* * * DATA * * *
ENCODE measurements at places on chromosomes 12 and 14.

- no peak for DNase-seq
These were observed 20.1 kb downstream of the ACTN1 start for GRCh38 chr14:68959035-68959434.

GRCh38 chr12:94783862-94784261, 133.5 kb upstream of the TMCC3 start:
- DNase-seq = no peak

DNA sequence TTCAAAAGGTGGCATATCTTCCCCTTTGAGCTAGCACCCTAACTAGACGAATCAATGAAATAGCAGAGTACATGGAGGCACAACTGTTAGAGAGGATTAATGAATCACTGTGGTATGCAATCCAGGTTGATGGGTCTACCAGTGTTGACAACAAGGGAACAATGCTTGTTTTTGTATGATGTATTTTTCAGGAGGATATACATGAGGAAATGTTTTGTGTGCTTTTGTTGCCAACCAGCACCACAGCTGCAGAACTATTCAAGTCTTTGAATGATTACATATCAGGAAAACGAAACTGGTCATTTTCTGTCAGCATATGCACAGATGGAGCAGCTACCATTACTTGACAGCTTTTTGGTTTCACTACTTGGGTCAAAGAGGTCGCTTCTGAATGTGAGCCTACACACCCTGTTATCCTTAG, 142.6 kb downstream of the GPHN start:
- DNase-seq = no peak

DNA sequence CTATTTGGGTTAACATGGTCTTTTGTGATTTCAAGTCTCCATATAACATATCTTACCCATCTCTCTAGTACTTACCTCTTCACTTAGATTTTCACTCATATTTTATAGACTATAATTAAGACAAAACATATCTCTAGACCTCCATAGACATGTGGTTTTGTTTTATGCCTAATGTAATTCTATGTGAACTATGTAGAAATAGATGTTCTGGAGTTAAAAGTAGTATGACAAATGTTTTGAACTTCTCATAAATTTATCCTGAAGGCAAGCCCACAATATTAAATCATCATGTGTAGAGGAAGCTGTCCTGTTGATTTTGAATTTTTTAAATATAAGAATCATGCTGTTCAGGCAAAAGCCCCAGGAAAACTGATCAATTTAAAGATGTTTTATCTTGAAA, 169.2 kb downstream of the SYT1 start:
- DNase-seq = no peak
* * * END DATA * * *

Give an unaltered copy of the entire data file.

ENCODE measurements at places on chromosomes 12 and 14.

- no peak for DNase-seq
These were observed 20.1 kb downstream of the ACTN1 start for GRCh38 chr14:68959035-68959434.

GRCh38 chr12:94783862-94784261, 133.5 kb upstream of the TMCC3 start:
- DNase-seq = no peak

DNA sequence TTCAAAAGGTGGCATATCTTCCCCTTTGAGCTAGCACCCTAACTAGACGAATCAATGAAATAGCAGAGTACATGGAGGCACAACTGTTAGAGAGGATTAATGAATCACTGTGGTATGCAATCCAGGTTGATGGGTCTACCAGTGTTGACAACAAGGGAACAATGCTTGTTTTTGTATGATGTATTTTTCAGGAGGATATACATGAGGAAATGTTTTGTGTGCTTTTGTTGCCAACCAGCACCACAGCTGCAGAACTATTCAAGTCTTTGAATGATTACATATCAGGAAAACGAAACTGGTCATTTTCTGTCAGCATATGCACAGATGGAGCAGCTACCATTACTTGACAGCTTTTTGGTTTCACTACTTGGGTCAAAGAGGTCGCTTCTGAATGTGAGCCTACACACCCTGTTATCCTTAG, 142.6 kb downstream of the GPHN start:
- DNase-seq = no peak

DNA sequence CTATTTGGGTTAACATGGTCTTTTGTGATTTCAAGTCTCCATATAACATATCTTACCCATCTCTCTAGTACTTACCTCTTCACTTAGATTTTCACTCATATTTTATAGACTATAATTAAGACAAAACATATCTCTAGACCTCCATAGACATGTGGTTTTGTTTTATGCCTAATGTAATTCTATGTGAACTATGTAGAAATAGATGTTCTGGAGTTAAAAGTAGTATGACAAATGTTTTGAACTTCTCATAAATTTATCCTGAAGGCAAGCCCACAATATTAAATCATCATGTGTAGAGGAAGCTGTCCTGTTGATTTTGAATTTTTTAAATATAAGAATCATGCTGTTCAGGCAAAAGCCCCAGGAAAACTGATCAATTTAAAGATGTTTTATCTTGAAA, 169.2 kb downstream of the SYT1 start:
- DNase-seq = no peak